Tuesday, February 21, 2006

Three Ohio Men Charged With Conspiring to Kill U.S. Iraq Troops

Feb. 21 (Bloomberg) -- The U.S. charged three men in Ohio with conspiring to attack soldiers in Iraq as part of an alleged terrorist conspiracy.

Mohammad Zaki Amawi, Marwan Othman El-Hindi and Wassim Mazloum were indicted last week by a federal grand jury in Cleveland, the Justice Department said today in Washington. The three, while living in Toledo, Ohio, trained themselves in the use of explosives and shooting and attempted to raise money for a holy war against U.S. troops and other coalition soldiers in Iraq, according to the indictment.

``Individuals who aid terrorists from within our borders threaten the safety of all Americans,'' Attorney General Alberto Gonzales said at a news conference. ``This case stands as a reminder of the need for continued vigilance in the war on terrorism.''

All three men are now in federal custody, Gonzales said. They face up to life in prison if convicted on charges they conspired to kill or maim people outside the U.S., including military personnel in Iraq, and conspired to provide material support to terrorists. Amawi, 26, is also charged with distributing information regarding explosives and making a threat against President George W. Bush.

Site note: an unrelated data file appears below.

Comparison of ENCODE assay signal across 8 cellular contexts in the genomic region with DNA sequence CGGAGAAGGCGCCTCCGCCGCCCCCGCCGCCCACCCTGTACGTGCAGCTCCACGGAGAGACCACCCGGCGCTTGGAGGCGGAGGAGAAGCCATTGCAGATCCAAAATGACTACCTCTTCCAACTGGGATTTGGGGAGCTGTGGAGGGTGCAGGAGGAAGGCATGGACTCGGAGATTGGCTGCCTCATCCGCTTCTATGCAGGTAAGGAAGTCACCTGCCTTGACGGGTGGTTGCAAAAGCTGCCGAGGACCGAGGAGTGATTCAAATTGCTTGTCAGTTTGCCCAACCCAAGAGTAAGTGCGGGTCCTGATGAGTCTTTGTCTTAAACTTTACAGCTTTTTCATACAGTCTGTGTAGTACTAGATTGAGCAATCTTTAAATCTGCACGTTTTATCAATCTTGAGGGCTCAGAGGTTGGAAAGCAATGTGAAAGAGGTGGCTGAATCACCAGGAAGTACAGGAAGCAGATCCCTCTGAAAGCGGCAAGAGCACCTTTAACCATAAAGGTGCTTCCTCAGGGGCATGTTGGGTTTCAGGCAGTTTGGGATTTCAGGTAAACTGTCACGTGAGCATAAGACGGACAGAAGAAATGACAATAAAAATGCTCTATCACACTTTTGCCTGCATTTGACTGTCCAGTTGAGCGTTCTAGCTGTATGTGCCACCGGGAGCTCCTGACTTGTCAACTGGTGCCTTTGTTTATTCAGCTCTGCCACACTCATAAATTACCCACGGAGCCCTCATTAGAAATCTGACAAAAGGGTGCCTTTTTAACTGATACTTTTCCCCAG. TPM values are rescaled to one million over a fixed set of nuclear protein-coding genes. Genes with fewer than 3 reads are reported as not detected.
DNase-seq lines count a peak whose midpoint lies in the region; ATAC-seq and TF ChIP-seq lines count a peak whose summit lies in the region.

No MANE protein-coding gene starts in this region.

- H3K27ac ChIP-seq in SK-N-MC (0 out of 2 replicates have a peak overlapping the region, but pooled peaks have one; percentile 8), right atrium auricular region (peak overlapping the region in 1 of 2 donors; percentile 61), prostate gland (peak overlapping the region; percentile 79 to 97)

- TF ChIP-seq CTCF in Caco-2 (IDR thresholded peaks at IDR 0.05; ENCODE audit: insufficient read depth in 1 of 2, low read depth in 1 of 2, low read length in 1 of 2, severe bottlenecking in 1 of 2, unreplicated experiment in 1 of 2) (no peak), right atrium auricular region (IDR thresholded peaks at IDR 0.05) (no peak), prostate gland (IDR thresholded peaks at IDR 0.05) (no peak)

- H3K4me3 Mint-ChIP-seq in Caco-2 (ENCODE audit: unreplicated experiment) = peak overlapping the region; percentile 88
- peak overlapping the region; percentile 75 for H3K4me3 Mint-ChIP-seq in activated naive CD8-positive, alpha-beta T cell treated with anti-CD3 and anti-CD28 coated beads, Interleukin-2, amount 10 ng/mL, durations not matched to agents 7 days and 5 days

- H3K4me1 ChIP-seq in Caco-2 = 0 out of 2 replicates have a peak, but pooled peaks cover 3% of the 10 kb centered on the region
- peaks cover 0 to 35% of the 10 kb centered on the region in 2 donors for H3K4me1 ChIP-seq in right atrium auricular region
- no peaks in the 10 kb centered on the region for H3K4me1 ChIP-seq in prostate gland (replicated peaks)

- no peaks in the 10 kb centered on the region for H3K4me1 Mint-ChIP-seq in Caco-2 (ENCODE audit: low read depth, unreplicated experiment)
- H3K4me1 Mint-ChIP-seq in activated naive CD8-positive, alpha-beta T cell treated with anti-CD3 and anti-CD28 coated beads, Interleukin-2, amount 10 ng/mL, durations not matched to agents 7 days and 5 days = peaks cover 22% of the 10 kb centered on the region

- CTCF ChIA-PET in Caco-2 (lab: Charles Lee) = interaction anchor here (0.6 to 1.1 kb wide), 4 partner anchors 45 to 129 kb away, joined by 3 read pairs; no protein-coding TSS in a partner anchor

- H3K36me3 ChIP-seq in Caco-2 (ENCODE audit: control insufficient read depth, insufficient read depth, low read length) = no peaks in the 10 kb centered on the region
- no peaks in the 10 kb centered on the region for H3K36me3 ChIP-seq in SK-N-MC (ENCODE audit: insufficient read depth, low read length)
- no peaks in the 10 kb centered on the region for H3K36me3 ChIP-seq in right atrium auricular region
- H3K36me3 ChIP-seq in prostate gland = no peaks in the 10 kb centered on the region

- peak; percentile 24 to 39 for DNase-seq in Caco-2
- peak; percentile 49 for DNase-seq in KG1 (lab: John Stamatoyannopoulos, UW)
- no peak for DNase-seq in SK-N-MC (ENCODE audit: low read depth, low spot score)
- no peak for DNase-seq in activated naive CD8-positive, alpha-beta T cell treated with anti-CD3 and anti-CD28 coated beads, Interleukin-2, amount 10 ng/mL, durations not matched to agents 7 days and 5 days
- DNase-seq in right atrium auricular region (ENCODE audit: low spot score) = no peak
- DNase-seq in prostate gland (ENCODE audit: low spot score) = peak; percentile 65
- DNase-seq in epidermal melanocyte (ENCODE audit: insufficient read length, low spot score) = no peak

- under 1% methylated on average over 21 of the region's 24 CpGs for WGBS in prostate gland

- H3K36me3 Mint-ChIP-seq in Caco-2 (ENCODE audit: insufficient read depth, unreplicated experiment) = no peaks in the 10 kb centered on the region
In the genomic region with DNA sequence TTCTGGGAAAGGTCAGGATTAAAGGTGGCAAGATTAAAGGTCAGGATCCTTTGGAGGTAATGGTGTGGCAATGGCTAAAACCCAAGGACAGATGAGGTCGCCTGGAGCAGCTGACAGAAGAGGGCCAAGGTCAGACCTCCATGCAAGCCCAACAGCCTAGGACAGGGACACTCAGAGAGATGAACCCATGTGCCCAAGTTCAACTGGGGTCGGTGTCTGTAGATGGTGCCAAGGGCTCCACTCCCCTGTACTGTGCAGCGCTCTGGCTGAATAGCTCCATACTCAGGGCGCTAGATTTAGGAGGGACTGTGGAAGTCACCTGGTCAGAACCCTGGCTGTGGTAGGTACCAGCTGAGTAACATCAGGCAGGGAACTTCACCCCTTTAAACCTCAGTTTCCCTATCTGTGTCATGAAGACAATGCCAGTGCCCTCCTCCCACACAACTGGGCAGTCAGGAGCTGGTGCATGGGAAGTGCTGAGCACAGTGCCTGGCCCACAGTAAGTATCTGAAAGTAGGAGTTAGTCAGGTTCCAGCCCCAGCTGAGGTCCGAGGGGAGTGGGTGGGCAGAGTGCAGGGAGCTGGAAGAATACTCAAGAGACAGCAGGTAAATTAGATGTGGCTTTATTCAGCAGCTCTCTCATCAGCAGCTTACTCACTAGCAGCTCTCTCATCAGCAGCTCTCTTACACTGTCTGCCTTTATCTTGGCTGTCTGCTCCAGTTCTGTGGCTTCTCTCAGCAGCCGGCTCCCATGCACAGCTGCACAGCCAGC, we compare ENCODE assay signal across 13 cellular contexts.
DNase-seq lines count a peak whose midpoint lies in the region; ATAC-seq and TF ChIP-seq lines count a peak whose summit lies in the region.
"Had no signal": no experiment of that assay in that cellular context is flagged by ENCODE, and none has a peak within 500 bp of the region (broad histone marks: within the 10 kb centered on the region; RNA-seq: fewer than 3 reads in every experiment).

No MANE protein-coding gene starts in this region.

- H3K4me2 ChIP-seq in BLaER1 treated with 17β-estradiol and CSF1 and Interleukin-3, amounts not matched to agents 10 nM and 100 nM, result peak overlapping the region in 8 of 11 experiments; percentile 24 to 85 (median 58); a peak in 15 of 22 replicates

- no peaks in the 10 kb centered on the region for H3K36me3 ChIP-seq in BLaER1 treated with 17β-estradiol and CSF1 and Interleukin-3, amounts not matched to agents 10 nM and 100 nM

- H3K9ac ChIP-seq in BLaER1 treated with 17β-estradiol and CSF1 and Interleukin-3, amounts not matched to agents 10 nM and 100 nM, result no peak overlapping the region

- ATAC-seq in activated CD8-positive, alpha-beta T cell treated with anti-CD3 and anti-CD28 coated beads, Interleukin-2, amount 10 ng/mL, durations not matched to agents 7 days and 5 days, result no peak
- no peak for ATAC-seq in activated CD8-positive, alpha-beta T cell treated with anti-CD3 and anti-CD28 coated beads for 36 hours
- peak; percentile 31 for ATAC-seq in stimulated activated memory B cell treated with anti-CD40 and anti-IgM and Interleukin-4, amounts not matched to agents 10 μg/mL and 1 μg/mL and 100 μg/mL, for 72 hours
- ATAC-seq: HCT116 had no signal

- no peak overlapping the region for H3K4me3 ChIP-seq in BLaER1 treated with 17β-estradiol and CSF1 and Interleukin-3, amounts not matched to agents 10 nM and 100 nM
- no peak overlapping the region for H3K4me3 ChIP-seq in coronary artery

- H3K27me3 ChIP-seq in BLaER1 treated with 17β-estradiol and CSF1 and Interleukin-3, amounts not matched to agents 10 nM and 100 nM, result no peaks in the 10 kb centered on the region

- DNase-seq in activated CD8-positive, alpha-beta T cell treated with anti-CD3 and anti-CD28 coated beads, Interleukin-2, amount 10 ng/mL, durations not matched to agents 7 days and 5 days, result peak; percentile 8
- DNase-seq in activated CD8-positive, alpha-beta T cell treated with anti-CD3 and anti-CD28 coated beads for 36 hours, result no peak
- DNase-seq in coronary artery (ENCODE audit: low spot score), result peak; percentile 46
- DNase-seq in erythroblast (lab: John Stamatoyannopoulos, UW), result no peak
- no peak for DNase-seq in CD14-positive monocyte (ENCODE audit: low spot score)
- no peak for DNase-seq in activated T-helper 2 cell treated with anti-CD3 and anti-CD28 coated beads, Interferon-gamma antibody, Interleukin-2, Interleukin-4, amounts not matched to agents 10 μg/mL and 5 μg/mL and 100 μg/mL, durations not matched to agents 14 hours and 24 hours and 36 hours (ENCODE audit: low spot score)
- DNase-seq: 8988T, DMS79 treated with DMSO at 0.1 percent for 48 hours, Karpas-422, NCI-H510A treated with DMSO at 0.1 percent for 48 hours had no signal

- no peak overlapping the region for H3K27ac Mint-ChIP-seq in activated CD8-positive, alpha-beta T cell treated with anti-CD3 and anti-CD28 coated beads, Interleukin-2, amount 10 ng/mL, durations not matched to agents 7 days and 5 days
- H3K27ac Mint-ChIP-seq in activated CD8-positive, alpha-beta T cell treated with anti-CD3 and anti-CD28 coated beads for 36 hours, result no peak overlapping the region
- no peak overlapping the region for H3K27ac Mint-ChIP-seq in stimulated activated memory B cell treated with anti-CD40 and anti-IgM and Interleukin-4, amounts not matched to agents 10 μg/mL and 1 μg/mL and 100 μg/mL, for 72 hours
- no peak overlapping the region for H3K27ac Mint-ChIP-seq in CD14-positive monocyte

Amawi is a citizen of both the U.S. and Jordan. El-Hindi, 42, is a U.S. citizen and Mazloum, 24, is a permanent legal resident of the U.S. The plot began before November 2004, the government said.

Gonzales declined to say if the government used its domestic eavesdropping program, which allows wiretapping without a court- approved warrant, to get information on the group. ``We feel very strongly about this case,'' he said.

Gregory White, the U.S. attorney in Cleveland, said federal investigators were tipped off to the group by local citizens.

``The allegations in this indictment are based on traditional law enforcement kinds of efforts,'' he said.


And they say there are no terrorists here.

2 Comments:

Anonymous Harvey said...

"Gonzales declined to say if the government used its domestic eavesdropping program, which allows wiretapping without a court- approved warrant,"

Bloomberg dropped the ball on this one. The Gov't doesn't have a domestic warrantless eavesdropping program. Just international & foreign.

Someone needs to take the editor to the woodshed.

8:23 PM  
Blogger Deathknyte said...

What if the editor enjoys that type of thing?

9:13 AM  

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